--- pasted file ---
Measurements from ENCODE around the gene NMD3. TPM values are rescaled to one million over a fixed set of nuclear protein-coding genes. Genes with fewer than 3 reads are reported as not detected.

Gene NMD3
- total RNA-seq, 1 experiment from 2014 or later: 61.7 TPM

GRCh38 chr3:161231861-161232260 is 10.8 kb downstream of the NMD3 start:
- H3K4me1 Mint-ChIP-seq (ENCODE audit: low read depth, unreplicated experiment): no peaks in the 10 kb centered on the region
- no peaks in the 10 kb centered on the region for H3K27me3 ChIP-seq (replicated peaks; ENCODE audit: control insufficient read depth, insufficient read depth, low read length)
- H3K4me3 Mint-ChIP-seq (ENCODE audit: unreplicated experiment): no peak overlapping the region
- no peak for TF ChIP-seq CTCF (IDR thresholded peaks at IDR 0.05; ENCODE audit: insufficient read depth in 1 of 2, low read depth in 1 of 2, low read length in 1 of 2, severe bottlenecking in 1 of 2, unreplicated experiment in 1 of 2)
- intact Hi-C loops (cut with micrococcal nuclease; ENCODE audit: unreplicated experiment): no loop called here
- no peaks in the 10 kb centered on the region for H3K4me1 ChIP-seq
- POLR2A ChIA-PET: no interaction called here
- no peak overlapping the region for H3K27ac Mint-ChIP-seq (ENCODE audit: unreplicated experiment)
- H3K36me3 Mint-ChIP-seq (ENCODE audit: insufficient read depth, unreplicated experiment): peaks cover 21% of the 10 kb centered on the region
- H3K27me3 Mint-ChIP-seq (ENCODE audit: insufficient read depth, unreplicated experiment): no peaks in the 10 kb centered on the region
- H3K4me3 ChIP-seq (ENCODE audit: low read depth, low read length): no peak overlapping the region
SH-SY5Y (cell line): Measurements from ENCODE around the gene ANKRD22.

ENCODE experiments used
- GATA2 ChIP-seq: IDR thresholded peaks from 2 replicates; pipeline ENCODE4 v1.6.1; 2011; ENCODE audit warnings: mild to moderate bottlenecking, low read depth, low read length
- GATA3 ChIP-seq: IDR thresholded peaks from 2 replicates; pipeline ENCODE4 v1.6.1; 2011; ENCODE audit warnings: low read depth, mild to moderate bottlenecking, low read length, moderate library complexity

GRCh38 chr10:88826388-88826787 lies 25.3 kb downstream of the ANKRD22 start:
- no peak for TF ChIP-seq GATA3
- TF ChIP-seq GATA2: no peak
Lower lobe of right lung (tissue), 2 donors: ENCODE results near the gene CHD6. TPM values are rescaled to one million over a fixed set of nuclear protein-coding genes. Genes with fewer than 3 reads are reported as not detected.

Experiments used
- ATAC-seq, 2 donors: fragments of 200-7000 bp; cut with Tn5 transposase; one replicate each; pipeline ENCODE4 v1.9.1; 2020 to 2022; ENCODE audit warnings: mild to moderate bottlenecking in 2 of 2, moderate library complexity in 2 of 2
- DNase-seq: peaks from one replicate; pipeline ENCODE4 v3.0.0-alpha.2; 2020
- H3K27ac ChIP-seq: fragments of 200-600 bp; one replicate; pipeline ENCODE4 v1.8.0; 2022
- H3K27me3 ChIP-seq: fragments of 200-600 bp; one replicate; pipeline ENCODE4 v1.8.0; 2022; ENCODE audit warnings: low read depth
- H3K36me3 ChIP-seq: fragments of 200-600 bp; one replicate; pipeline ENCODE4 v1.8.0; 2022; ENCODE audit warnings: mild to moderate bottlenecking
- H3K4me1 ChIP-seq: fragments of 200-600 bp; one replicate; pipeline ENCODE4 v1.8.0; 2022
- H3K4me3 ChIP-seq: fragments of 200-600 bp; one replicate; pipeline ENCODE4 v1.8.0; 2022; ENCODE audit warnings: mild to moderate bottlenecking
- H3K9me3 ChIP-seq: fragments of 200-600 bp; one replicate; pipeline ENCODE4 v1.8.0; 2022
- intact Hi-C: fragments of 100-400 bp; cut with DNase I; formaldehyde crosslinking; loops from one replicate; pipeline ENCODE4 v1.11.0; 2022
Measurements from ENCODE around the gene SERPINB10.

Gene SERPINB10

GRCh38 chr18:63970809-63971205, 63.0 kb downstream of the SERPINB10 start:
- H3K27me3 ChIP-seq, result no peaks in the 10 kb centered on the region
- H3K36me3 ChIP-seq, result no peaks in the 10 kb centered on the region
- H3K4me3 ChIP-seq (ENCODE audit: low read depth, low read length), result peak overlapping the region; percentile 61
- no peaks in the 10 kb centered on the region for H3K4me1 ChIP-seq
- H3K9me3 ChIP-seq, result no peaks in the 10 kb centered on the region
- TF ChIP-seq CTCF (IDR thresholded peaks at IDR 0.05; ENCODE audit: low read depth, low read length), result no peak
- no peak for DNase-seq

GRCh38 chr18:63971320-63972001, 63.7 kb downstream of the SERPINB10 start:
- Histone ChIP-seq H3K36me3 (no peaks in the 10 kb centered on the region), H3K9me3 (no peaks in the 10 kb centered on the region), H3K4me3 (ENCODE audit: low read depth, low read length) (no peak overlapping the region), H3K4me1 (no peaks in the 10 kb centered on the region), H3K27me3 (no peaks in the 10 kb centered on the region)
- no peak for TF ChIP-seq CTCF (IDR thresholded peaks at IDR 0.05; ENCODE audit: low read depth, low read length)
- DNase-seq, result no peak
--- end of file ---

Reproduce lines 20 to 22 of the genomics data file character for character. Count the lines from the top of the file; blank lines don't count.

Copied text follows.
GRCh38 chr10:88826388-88826787 lies 25.3 kb downstream of the ANKRD22 start:
- no peak for TF ChIP-seq GATA3
- TF ChIP-seq GATA2: no peak